before refused to take in a former lab animal. This was a grave
disservice to the animals who were to be rescued, and an extreme
disservice to the vervets already at the sanctuary, as they are all
former pets and lab animals who lacked exposure to a functioning
social group. The Harvard group could have taught the other vervets
the appropriate communal behavior.
Surely the Harvard vervets were not declined due to lack of
space, as the vervets currently at the Texas Snow Monkey Sanctuary
do not even begin to crowd their 5-acre enclosure. And it certainly
can’t be due to lack of funds, as API raised $3.8 million in fiscal
2001, against a budget of $2.2 million.
I understand from an on-site source that no one has been
inside the baboon enclosure since I left. Nor have the caged baboons
been exercised or even prepped to join the free-ranging baboons. No
baboon releases have taken place, although the risky estrus season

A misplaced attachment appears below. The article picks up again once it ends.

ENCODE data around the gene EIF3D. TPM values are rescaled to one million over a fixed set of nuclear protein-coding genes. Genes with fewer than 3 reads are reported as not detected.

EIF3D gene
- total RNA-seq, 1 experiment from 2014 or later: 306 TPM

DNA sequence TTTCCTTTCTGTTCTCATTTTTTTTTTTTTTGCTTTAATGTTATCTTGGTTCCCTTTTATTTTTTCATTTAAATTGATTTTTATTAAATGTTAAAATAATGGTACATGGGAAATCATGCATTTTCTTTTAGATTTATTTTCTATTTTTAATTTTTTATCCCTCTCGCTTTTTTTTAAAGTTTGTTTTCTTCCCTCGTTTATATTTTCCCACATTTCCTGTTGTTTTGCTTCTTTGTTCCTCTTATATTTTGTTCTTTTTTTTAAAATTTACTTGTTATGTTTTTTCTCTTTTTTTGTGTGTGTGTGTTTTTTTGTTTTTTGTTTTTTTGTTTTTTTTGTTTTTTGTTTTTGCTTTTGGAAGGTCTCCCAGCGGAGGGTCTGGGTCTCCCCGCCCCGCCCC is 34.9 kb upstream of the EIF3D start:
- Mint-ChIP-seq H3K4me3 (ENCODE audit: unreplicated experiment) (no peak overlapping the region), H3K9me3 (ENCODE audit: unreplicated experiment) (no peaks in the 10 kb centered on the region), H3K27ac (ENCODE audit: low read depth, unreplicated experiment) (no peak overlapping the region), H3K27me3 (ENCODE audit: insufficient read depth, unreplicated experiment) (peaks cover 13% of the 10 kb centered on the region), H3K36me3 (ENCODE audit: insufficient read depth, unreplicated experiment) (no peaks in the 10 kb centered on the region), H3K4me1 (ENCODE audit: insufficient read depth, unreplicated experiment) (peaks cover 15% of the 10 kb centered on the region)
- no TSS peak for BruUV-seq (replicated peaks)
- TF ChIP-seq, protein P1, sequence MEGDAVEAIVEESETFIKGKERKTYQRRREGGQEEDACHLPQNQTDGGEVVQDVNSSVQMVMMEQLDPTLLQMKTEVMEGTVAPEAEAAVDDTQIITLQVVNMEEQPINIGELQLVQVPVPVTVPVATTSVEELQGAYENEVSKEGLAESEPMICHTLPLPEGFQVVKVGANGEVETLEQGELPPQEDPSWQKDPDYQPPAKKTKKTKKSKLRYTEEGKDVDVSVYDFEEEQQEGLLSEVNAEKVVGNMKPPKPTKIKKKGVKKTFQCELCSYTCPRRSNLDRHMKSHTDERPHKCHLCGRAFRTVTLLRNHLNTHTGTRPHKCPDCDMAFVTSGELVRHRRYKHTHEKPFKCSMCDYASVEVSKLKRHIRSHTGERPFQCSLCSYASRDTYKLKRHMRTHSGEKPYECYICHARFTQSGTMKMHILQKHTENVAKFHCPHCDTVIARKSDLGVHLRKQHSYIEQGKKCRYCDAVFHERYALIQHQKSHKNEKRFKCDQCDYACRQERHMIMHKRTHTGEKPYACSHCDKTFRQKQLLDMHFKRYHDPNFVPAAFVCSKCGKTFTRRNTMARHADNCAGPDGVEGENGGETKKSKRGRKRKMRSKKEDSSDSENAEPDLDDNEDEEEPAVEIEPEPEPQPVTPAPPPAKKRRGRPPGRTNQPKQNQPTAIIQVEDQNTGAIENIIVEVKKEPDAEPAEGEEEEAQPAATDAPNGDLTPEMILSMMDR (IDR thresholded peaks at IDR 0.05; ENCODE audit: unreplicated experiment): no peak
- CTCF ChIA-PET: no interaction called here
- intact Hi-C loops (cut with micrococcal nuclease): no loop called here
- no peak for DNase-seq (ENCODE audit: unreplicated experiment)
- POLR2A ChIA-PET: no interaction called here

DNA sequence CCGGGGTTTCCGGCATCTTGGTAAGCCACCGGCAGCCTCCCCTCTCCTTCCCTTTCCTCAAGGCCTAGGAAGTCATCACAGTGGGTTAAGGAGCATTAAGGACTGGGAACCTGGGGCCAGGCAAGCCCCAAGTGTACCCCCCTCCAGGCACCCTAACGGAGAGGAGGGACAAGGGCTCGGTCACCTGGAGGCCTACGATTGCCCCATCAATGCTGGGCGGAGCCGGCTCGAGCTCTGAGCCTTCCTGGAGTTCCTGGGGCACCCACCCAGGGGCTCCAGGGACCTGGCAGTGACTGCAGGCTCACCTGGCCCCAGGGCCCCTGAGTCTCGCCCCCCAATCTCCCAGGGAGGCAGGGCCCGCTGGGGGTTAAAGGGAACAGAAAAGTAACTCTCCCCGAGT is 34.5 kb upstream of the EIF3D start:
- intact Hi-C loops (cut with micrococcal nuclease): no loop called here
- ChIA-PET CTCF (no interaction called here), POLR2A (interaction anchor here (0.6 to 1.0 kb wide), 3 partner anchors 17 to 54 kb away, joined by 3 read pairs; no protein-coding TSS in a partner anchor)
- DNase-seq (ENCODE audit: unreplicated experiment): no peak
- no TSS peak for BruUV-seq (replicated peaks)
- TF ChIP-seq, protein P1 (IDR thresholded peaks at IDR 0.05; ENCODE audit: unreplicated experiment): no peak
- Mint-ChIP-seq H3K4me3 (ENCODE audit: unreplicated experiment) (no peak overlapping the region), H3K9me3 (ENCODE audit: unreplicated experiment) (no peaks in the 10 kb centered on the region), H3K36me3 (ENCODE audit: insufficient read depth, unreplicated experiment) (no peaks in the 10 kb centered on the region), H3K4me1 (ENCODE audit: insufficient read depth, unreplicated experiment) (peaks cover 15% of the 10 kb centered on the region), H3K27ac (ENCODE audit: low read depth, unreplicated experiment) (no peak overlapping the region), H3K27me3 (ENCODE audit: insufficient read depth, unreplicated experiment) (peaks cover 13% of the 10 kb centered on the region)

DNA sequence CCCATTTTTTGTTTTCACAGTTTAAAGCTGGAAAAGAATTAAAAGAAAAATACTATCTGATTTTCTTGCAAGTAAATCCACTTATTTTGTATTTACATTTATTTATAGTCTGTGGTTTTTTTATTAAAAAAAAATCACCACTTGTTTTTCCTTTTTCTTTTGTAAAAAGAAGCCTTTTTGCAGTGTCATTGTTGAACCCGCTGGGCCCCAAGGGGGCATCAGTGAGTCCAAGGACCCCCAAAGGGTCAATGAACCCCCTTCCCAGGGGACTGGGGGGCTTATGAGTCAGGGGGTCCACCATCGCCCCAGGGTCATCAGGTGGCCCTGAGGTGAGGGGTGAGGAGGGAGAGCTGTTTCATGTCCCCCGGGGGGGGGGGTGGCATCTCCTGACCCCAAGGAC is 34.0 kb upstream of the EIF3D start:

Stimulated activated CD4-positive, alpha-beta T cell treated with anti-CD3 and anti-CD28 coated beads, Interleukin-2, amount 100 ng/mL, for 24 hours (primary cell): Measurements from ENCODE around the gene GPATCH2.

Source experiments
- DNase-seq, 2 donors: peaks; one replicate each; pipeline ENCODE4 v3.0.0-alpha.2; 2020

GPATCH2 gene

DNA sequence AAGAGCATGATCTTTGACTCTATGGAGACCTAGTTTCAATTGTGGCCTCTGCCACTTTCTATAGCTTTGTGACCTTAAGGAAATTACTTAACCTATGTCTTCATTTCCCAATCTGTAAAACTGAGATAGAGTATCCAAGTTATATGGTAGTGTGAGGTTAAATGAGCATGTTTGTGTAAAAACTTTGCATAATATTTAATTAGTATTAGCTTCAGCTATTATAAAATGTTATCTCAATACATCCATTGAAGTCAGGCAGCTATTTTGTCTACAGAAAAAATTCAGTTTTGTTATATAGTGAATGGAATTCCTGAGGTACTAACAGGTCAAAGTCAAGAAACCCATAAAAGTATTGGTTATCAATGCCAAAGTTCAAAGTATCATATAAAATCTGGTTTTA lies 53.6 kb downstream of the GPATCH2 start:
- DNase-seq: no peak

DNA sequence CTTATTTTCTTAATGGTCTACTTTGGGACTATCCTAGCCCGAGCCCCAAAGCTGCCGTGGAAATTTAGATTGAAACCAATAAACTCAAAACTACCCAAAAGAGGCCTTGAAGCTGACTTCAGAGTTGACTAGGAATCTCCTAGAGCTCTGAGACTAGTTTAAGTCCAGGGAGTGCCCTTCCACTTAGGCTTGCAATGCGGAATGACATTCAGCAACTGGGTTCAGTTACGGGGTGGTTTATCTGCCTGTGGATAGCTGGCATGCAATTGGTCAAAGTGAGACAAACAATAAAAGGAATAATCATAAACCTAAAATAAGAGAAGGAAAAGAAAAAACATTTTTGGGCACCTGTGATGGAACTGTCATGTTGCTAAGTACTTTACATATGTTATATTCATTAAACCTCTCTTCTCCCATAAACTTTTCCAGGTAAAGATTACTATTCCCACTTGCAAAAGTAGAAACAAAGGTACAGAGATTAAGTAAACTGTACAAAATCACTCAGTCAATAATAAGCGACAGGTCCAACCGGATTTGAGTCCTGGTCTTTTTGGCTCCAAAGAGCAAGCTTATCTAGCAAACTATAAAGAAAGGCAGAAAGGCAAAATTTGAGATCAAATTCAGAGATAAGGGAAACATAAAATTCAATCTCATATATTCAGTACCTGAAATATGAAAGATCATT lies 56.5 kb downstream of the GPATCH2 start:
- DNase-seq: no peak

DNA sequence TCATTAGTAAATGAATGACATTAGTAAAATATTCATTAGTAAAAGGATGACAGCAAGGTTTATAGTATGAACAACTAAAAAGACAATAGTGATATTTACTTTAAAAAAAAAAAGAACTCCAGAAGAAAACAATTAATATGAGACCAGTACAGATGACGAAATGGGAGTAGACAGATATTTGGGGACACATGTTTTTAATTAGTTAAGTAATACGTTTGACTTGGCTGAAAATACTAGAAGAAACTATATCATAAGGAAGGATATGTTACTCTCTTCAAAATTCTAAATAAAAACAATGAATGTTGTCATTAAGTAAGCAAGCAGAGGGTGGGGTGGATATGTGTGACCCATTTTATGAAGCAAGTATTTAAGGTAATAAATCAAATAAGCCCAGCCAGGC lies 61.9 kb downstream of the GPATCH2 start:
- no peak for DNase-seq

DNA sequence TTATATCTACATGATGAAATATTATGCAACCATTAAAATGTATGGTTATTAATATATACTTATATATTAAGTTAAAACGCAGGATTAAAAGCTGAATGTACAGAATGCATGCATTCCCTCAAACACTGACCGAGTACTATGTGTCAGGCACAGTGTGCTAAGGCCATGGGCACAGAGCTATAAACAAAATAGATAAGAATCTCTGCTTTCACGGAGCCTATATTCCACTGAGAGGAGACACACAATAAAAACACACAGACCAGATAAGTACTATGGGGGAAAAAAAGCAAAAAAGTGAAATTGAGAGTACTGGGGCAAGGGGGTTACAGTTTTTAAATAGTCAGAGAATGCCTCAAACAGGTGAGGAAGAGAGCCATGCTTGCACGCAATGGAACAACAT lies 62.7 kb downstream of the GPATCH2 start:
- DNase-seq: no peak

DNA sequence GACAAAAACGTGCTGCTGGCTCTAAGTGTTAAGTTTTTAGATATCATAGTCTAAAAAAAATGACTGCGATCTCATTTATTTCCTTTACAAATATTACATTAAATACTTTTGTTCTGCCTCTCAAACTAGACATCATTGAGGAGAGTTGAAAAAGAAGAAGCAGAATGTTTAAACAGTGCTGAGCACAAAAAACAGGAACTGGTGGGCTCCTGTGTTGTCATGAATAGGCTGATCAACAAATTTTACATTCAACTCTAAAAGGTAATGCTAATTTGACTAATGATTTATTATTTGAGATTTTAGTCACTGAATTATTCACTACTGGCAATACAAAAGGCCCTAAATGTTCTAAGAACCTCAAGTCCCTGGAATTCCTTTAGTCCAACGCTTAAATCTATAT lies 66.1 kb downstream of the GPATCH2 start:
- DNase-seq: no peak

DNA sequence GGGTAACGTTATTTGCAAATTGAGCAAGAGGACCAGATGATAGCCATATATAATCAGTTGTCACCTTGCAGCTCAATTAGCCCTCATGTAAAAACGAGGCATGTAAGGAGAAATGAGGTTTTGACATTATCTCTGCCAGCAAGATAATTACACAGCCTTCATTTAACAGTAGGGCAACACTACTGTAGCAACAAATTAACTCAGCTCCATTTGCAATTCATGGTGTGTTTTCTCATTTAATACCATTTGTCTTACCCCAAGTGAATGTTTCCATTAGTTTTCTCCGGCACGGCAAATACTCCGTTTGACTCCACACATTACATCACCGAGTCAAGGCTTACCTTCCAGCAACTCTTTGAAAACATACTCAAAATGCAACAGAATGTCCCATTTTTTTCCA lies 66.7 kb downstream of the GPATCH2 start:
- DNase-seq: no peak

has come and gone. One particular group of monkeys, who arrived in
March 2001, has now been caged for over one year. The same animals
who were singly housed in quarantine/rehab cages when I left are
still in the same cages, and are still kept alone.
The dogs who roamed the grounds during Lou Griffin’s time and
helped to keep monkeys inside the electrified fence are now kept in
pens. The site manager estimates, since he is unable to identify
individuals, that 30 to 60 animals are now outside the fences.
These escapees are sometimes found at neighboring houses or ranches
and along roadsides.
Animals will die if things don’t change.
Animal Protection Institute executive director Alan Berger